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Paul Klee: 'I had a small piece of my brain taken out': Now, retired Air Force captain is busy setting Warrior Games records

By: Paul Klee
June 2, 2018 Updated: June 3, 2018 at 7:07 am
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Lawrence Hufford, U.S. Air Force wounded warrior athlete attempts to lift 405 pounds during the power weightlifting competition at the Air Force Warrior Games Trials held at Nellis Air Force Base, Nevada on Feb. 23, 2018. Hufford won the men’s event with a lift of 355 pounds. The Air Force Trails is an adaptive and resiliency sporting event designed to promote the mental and physical well-being of the participants. (U.S. Air Force photo by Lawrence Crespo)

After Lawrence “Rob” Hufford had a chunk of his brain surgically removed from his skull, the only record he considered breaking was the one spinning through his mind like a recurring, unshakable nightmare: My days of competition and camaraderie are over.

Keep that in mind as I tell you this: in front of a rowdy, sunburned and awestruck crowd on Saturday at the Air Force track and field complex, Hufford broke the shot put record at the Warrior Games.

Five times. On five consecutive throws. Without a chunk of his brain that has been surgically removed from his skull, like we were saying. 

“Some minor head stuff,” Hufford explained.

There’s something a little off with these guys, and I love it.

"Once I saw the levels at which these other (athletes) were performing," he said, "it just blew my mind."

Before we go on about Hufford, a retired Air Force captain, think of what you love the most and multiple it by 10. That’s how Hufford feels about the Air Force. It’s where he competed on the track and field team and played one season with the football team in the early 2000s. One thing I’ve learned about the Warrior Games is that military rivalries are a different breed of rivalry. Duke-Carolina's cute, Michigan-Ohio State spunky, but there's nothing on the sports landscape with juice like this.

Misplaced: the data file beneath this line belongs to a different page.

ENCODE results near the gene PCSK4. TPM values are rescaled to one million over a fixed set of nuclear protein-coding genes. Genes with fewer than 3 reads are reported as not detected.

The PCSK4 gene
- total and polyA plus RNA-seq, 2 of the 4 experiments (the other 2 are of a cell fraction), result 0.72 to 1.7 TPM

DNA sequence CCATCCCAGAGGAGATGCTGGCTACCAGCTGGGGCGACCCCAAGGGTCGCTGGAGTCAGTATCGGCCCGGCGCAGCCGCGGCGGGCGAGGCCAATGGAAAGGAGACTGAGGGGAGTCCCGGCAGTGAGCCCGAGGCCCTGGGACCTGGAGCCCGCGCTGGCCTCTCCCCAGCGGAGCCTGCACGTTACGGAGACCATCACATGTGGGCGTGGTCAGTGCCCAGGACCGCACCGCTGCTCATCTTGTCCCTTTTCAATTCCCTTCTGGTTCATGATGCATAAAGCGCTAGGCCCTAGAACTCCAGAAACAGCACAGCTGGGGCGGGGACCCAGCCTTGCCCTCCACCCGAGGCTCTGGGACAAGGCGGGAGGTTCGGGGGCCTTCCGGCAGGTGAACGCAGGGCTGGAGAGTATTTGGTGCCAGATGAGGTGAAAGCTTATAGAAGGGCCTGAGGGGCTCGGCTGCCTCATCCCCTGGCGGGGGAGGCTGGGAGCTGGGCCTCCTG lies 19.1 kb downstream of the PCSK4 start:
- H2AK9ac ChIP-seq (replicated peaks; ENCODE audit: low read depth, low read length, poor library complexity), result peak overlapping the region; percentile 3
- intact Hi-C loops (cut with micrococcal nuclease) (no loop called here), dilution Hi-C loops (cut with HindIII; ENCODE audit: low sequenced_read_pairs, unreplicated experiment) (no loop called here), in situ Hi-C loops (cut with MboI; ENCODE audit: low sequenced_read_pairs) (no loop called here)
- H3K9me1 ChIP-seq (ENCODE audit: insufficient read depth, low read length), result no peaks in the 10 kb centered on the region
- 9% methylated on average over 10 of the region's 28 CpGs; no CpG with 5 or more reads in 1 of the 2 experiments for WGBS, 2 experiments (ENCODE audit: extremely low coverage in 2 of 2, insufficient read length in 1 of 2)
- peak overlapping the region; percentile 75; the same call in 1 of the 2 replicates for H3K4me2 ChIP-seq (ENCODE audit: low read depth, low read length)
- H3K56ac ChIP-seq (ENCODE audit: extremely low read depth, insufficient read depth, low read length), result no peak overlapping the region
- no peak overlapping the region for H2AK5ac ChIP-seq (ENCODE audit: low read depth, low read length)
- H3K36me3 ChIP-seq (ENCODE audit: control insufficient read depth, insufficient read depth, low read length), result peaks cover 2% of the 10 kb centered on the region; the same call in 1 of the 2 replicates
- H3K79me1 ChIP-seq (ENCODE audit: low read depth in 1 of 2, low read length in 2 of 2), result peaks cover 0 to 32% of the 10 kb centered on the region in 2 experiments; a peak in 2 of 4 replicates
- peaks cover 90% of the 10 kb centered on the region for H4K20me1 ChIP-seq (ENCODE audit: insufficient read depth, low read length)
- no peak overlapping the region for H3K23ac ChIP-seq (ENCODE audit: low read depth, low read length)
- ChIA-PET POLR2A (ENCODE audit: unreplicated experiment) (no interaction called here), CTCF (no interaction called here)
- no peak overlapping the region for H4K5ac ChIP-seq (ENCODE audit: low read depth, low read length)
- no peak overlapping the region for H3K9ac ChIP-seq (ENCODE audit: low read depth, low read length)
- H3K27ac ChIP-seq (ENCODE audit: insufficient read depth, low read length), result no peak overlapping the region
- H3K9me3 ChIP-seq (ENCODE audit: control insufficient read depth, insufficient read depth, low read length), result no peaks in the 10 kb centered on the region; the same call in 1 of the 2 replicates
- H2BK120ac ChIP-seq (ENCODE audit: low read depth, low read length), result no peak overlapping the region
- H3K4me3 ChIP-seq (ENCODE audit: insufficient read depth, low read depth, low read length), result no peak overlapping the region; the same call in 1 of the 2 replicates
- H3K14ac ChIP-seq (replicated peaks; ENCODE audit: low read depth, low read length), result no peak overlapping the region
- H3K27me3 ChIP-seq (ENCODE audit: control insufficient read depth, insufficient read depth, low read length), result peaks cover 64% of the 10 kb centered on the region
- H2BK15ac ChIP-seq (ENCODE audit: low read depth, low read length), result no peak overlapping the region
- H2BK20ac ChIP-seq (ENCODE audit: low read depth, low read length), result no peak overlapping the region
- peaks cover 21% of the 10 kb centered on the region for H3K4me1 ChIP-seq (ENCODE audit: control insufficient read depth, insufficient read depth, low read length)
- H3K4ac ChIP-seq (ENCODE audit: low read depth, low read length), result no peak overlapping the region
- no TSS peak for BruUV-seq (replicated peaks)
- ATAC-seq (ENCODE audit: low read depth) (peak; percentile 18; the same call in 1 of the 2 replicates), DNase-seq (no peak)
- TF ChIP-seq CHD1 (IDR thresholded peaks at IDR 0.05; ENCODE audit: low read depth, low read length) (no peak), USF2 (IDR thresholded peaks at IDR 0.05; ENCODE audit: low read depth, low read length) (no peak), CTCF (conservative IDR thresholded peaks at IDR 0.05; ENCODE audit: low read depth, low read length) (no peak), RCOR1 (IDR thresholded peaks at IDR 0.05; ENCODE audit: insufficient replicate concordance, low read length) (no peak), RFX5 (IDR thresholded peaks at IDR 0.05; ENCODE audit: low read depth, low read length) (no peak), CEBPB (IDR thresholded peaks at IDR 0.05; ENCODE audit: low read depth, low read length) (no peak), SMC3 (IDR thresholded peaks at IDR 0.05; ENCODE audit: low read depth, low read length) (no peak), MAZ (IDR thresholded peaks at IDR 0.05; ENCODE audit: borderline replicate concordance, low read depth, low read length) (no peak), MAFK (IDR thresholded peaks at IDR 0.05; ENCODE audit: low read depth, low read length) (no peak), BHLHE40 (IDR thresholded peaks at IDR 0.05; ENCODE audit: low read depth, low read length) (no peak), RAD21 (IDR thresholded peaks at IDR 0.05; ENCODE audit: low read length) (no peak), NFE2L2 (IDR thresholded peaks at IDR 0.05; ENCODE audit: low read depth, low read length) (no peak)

“I always like to say: Army and Navy play for second,” Hufford said. “I definitely showed that today.”

Boy, did he ever. Rob’s first throw eclipsed the 15-meter barrier — Hufford’s stated goal before the event — and a Warrior Games official said it was a record. So was his second one, and his third one, and after his fourth one, also a record-breaking heave, Hufford unloaded a primal scream that should keep the Air Force Academy bear-free for the next two or three months.

“AHHHHHHHH!”

It was at that point a few dozen sets of eyeballs turned their attention toward the shot put. Hufford, rocking a Chuck Blackmon beard and jet-black shades straight off the Bassmasters Classic, was scoring high-fives and man-hugs from every branch of military represented at the Warrior Games. An Army coach shouted: “Gimme some more of that!” An officer from the U.K. Armed Forces slapped his back with such force it would knock most of us into next week. 

“We’re healing mentally. We’re healing emotionally and spiritually,” Hufford said. “Every time I go home from an event I feel better.”

There was only one way to go but up.

A month of bedrest followed the right temporal lobectomy performed by doctors at Walter Reed National Military Medical Center a few years back. Hufford said he had been suffering from epileptic seizures until the operation allowed him to function without concern. (Is modern medicine incredible or what?) He sustained a traumatic brain injury and the effects of post-traumatic stress disorder after a pair of tours in Iraq. Even so, when I asked for details about his time in Iraq, Hufford brought up a different memory: one of his units was involved in “Kids of Iraq,” a nonprofit that brought sporting goods, school supplies and toys to children across the countryside. He learned their smiles were just like his, even if an American football doesn't carry the street cred in Iraq of a brand-new soccer ball.

“We give this stuff to the kids, and they tell us, ‘This is where the IEDs are, this is where the bad guys are,’” Hufford said. “Then in 20 years, they’re not the bad guys anymore because they like Americans.”

You could spend all week at the Warrior Games and find hundreds of stories like Hufford’s. But when a man with a booming laugh launches a shot 15.78 meters to break the Games record — for the fifth straight time! — it tends to get your attention.

Plus, Rob’s 340 pounds, and I really didn’t want him mad at me.

“I’m going to go eat a huge steak right now.”

Twitter: @bypaulklee

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